Yossi Hershkovitz, 44, was a man of extraordinary integrity and kindness. His commitment to family and community, and of course to defending his beloved Israel, formed the cornerstone of his life. He had a serious, steadfast, calm demeanor and a smile that warmed your soul. Resolute and principled, he balanced his strength with a soft-spoken, warm, and generously compassionate nature.
Last weekend as one of the 551st brigade he was one of five reservists killed in a booby-trapped tunnel in Gaza next to a mosque in Beit Hanoun fighting for Israel as the first month of the Israel-Hamas war continued.
Yossi was a deeply feeling and caring person and educator. There seemed to be an endless reservoir of goodness within him. Yossi personified the essence of being a “mensch.” He consistently showed up for others and sought to increase the feelings of unity, light, and positivity in the world. When Israel’s innocent were targeted, there was no question that he would rise up to defend them; and, of course, he made the ultimate sacrifice in doing so.
Yossi was born in Jerusalem on May 31, 1979. He graduated from the Horeb School and the Birkat Moshe Yeshiva in Ma’ale Adumim and went on to earn a bachelor’s degree in Near and Middle Eastern Studies at Bar Ilan University and a master’s degree in educational administration from Herzog College.
In September 2012, he and his wife Hadas, along with their two children, arrived in the Bronx to work at SAR Academy, a Modern Orthodox Yeshiva day school. While this adventure took them away from Israel, its purpose was actually an extension of Yossi’s deep commitment to Israel and the Jewish people, as they spent the next four years working with American students to deepen their connection to Israel, and instill a love of Hebrew and Jewish unity.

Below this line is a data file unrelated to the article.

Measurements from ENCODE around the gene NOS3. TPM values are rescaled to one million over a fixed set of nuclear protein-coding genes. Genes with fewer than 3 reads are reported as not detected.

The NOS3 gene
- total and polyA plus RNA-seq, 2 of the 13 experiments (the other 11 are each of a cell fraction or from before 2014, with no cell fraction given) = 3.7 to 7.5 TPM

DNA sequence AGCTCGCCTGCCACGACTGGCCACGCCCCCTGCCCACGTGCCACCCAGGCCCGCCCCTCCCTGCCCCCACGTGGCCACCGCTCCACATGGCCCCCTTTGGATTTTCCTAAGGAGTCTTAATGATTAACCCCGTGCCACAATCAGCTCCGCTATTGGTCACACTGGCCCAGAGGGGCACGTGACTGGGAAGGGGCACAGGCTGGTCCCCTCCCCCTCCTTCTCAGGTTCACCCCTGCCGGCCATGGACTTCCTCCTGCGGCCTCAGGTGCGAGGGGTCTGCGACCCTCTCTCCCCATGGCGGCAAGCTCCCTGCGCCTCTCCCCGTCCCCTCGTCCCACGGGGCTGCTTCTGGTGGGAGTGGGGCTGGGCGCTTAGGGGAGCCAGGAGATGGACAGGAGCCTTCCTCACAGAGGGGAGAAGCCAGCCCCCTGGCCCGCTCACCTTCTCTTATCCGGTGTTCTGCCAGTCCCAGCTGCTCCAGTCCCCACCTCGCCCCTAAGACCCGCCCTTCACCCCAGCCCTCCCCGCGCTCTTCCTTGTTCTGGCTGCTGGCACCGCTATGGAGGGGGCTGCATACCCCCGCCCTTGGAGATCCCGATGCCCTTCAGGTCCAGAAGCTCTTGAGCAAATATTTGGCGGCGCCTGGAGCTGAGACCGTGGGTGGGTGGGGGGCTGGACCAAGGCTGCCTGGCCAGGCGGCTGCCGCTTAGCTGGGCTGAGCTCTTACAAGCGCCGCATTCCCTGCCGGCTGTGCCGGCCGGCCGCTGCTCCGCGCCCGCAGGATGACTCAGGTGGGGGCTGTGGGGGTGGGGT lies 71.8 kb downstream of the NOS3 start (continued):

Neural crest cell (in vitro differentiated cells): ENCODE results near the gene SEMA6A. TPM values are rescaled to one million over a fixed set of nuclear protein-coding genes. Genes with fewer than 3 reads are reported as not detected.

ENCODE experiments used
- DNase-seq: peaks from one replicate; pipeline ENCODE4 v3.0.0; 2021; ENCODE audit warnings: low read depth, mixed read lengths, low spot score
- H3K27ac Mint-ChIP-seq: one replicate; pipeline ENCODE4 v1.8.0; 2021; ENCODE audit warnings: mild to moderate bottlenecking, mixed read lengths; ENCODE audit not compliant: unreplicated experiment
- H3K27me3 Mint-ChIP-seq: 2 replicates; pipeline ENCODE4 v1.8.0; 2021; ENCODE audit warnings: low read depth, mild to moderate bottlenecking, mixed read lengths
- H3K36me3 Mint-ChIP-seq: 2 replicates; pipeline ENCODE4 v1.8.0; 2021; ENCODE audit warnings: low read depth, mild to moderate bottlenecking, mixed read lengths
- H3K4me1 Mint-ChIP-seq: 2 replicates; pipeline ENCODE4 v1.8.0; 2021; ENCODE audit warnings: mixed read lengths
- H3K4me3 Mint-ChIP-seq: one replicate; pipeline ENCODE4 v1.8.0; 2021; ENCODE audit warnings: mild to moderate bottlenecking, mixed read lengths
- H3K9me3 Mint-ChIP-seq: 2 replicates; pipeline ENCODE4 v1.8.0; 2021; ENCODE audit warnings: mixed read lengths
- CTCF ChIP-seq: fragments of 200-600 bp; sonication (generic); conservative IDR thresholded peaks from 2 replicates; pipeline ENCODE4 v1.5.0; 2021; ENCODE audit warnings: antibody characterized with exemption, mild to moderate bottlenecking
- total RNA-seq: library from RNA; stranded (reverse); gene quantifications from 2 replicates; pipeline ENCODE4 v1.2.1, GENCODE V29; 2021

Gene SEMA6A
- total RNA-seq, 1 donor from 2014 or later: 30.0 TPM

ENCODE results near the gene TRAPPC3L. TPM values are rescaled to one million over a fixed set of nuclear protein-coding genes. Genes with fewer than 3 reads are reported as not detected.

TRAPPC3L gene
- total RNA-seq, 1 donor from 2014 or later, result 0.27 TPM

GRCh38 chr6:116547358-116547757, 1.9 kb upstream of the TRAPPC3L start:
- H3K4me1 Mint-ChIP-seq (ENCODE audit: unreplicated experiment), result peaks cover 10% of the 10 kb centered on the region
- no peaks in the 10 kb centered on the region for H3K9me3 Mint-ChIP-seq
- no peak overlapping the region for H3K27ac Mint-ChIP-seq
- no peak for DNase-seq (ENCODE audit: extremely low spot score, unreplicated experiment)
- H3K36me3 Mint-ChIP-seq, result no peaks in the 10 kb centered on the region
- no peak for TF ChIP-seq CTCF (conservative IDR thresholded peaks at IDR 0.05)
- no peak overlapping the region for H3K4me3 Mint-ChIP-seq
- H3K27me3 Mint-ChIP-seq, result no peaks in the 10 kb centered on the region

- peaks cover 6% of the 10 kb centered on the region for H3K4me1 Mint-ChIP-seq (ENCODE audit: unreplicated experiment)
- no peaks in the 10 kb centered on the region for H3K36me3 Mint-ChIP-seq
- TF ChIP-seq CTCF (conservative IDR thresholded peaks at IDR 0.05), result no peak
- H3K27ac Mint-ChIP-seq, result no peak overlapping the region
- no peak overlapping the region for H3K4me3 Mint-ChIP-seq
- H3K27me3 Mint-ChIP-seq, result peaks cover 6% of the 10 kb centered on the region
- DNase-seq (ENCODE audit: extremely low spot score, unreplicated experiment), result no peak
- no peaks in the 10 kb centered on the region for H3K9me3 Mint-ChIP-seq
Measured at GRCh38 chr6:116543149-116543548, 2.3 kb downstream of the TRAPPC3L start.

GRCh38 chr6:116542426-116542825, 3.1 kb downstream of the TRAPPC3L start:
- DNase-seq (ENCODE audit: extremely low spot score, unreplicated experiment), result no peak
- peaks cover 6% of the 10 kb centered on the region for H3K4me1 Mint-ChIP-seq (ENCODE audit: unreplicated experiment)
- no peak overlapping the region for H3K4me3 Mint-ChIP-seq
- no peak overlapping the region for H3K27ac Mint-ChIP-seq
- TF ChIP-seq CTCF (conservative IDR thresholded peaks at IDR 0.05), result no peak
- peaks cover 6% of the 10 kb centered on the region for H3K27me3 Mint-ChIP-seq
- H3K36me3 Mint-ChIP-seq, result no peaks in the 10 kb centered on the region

They settled in Riverdale, leaving their family and support system behind in Israel. A young couple with two small children who did not speak English, they quickly found a supportive network within the Bronx and at SAR. Even as they worked to adjust to their new community, the Hershkovitz family generously opened their home to others, becoming an integral part of the community rather than “visitors.” During their four-year stay, they left an indelible mark on the neighborhood and hundreds of students.
Teachers from SAR Academy remember how Yossi truly saw the good in every single child he met. Central to SAR’s mission is the idea that every child has a “divine spark,” and it was immediately clear that this came naturally for Yossi, as he effortlessly connected with each child by believing in them fully.
“Yossi’s approach to teaching was rooted in compassion and caring for each student as an individual,” SAR Principal, Rabbi Krauss, shared. “He was a man of strong ideals and Torah principles, living out his beliefs both in and out of the classroom.”
Yossi’s previous work with at-risk youth in Israel gave him a soft spot for connecting with kids in need of extra care, and in his quiet way, he made a tremendous impact in the lives of so many students. His care was felt by all.
As one student, Avi, described: “Moreh Yossi taught me to believe in myself. All of his students looked up to him and sensed he was unique in his courage and heroism.”
This was echoed by another student.
“He taught us discipline and exemplified a focused, serious mindset,” Oren remembered. “At the same time, he laughed with us, and in doing so taught us that completing any task can be enjoyable and meaningful. He taught us important values of living a Godly life.”
Yossi and his Hadas were a power couple.
They gave 110 percent to everything that they did while at SAR. Yossi was an elegant musician who added depth to any musical performance in school, especially on Israel’s Memorial Day. When he played the violin, he did so with everything he had.
“He was a strong, solid fellow, but when he played the violin, his whole soul peaked out from his heart,” Shalom Weil, his colleague in Israel, later wrote of his playing.